Tradition - Why We Remove Our Shoes In The Dojo
Traditionally when a student joins a Japanese martial arts school they are asked to leave their shoes at the entrance of the dojo. This is an ancient tradition in Japan. The inside of a house is clearly distinguished from the outside. Shoes are worn outside; they are removed when you enter the house. It is more traditional to remove the shoes at the entrance way, just inside the front door of a Japanese home. This habit, of course, had developed naturally over time as a way to maintain sanitary conditions inside the home. Removing ones shoes at the door has an even deeper meaning. Japanese children are taught that evil things stick to the bottom of the shoes. To keep these evil things from entering the house, children are taught to remove their shoes before entering. And that wasn’t all. After removing your shoes you must place them so that the toes point toward the outside of the house. Evil things must not be directed toward the inside of the house.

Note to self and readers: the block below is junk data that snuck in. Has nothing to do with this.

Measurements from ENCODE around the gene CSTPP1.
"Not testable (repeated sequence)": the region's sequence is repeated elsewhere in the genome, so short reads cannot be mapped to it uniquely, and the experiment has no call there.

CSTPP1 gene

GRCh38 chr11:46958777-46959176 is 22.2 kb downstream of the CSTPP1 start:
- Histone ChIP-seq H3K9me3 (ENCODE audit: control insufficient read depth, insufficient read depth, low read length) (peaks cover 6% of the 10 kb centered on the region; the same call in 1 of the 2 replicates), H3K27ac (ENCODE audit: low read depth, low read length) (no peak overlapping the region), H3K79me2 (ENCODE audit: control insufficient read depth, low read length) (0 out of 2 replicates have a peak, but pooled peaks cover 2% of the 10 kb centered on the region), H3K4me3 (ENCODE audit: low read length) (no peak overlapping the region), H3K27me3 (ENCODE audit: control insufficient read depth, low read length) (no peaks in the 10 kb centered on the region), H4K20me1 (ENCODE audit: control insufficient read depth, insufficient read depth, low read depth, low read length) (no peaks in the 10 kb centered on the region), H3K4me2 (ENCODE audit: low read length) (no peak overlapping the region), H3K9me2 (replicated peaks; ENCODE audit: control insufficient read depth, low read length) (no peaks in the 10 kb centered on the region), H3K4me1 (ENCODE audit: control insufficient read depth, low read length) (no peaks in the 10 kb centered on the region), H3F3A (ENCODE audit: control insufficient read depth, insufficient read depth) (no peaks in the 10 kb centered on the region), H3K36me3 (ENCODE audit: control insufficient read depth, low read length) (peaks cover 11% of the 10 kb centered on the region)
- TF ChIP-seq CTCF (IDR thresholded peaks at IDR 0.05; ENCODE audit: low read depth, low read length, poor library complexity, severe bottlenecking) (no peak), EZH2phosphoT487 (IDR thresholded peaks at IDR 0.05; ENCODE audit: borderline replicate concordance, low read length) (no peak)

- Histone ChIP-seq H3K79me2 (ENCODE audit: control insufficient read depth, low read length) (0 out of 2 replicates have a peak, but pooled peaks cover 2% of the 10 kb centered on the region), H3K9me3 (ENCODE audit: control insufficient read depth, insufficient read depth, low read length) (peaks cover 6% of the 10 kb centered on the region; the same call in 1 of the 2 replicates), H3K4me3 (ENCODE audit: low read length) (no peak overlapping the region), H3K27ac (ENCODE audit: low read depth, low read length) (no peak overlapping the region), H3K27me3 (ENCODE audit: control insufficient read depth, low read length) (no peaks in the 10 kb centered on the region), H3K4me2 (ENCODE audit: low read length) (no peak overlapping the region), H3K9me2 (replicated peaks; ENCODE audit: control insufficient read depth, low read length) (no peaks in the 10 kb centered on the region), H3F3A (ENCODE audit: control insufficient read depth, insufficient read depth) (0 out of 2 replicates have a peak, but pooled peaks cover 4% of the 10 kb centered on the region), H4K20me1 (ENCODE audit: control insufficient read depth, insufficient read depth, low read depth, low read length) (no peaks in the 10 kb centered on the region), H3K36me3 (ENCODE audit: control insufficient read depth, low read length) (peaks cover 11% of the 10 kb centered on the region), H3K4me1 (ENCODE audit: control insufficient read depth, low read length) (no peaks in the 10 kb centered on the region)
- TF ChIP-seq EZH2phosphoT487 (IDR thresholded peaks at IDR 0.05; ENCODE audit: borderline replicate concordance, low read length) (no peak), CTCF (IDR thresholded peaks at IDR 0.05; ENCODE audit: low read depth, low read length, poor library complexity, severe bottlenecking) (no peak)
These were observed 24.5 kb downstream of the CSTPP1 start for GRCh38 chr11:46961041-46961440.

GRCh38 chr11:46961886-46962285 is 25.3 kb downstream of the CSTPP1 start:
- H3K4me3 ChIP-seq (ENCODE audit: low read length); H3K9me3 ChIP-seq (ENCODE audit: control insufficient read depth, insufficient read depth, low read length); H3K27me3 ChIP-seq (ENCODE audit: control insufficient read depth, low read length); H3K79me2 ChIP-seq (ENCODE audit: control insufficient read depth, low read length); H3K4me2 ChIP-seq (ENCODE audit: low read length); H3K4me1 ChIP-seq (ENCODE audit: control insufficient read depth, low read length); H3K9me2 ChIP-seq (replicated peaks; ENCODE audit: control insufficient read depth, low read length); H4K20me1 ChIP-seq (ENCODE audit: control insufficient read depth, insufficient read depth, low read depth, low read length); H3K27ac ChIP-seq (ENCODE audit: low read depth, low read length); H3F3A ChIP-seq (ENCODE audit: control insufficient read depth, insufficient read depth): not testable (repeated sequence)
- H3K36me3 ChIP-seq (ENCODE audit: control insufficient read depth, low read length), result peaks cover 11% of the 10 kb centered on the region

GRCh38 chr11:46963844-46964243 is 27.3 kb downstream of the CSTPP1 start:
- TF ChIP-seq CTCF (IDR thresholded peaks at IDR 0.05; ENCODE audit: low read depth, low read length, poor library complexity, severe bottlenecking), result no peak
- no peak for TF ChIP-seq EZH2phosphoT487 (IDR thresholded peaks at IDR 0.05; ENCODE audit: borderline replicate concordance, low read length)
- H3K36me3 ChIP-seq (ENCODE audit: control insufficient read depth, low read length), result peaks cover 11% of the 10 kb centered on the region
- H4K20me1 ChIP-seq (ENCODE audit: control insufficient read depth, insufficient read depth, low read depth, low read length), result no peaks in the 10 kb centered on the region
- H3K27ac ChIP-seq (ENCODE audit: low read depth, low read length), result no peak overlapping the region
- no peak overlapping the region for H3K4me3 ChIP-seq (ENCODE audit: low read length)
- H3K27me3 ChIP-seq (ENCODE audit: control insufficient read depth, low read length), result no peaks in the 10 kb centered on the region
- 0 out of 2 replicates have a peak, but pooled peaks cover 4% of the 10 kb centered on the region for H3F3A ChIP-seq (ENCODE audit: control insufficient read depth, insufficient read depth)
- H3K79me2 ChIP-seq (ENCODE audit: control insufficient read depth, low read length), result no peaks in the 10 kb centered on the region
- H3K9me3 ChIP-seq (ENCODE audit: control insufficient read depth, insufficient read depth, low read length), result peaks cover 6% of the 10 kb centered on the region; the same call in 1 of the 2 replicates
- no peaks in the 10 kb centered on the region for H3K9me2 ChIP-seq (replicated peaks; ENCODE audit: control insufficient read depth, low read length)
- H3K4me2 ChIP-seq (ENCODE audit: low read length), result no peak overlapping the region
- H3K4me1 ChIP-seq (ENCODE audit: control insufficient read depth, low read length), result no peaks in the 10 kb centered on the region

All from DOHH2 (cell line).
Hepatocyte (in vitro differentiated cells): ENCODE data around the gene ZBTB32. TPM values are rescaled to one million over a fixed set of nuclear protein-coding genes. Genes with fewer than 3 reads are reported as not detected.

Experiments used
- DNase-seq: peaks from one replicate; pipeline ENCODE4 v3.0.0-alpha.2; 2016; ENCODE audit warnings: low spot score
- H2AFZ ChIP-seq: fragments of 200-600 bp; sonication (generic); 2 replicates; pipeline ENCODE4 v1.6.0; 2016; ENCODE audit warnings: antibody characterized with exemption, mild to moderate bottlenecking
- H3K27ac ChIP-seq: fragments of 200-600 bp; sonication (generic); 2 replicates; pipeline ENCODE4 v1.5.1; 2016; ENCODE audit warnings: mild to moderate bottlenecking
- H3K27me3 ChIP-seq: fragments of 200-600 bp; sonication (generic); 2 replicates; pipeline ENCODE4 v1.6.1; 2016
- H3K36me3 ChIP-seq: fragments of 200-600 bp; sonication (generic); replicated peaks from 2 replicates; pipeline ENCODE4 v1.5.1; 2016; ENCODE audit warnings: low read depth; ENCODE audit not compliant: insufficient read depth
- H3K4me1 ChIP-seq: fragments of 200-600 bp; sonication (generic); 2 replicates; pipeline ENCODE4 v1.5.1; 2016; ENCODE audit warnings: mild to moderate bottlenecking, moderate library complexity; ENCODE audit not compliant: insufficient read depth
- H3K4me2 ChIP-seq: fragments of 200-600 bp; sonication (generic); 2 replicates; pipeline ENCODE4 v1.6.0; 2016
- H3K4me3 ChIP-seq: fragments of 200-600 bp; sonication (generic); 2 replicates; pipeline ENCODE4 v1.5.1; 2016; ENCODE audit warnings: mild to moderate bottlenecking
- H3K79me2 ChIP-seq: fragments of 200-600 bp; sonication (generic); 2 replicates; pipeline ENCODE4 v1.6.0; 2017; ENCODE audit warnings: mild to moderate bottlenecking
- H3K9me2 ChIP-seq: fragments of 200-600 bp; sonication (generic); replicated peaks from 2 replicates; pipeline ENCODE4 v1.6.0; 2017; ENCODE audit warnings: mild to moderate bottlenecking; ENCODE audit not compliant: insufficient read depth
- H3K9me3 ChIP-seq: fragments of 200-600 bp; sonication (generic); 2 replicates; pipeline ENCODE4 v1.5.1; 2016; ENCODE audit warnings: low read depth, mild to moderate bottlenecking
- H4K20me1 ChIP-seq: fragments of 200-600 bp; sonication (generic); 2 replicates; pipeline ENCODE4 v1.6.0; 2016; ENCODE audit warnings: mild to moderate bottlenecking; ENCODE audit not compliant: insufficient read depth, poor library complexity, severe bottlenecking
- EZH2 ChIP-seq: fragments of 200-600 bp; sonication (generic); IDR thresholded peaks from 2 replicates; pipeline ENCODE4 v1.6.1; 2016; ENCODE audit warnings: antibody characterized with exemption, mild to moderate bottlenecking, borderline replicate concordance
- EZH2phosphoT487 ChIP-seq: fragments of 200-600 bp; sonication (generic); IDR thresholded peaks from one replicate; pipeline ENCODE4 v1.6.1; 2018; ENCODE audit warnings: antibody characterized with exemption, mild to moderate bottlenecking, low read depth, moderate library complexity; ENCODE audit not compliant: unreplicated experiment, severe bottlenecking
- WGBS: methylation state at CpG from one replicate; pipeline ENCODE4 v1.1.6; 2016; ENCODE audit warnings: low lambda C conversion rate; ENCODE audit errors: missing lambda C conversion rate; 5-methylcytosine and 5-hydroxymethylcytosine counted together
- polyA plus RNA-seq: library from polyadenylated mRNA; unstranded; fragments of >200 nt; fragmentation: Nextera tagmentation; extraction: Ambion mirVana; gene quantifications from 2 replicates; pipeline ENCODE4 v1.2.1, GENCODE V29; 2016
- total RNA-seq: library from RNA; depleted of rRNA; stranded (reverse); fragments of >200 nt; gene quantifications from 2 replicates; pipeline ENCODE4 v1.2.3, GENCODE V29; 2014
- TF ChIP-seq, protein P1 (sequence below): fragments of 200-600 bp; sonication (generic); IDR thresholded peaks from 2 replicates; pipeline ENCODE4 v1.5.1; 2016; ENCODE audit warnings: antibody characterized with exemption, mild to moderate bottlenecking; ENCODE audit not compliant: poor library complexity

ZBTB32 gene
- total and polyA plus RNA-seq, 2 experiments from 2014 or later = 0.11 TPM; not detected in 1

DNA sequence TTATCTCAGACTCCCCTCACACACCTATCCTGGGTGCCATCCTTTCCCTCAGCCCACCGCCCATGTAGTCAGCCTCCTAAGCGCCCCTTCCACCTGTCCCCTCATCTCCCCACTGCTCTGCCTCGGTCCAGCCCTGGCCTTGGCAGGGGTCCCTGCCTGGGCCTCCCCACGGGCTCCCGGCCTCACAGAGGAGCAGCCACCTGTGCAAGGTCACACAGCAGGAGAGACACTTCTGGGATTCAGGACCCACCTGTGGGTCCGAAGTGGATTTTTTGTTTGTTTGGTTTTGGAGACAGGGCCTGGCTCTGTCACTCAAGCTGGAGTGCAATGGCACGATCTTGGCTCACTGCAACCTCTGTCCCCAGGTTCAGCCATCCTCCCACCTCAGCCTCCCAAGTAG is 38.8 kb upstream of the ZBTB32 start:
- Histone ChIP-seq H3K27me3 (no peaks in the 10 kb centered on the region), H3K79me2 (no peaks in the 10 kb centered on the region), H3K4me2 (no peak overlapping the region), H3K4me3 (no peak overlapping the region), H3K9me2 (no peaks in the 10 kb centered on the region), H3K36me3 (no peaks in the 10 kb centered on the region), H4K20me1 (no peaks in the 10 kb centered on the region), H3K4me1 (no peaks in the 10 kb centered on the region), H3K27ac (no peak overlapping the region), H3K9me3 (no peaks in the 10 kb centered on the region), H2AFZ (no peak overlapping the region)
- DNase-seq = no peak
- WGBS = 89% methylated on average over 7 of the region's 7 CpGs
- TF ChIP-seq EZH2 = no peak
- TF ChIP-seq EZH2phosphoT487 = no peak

Japanese children learn early that proper removal and placement of their shoes in an important and serious matter. Parents make it clear that children from proper homes are always neat and remove their shoes and line them up with the shoes pointed outside when they enter someone’s house.
A popular Zen saying is that “if one can not line up their shoes, it will be difficult to find order in the world around you”.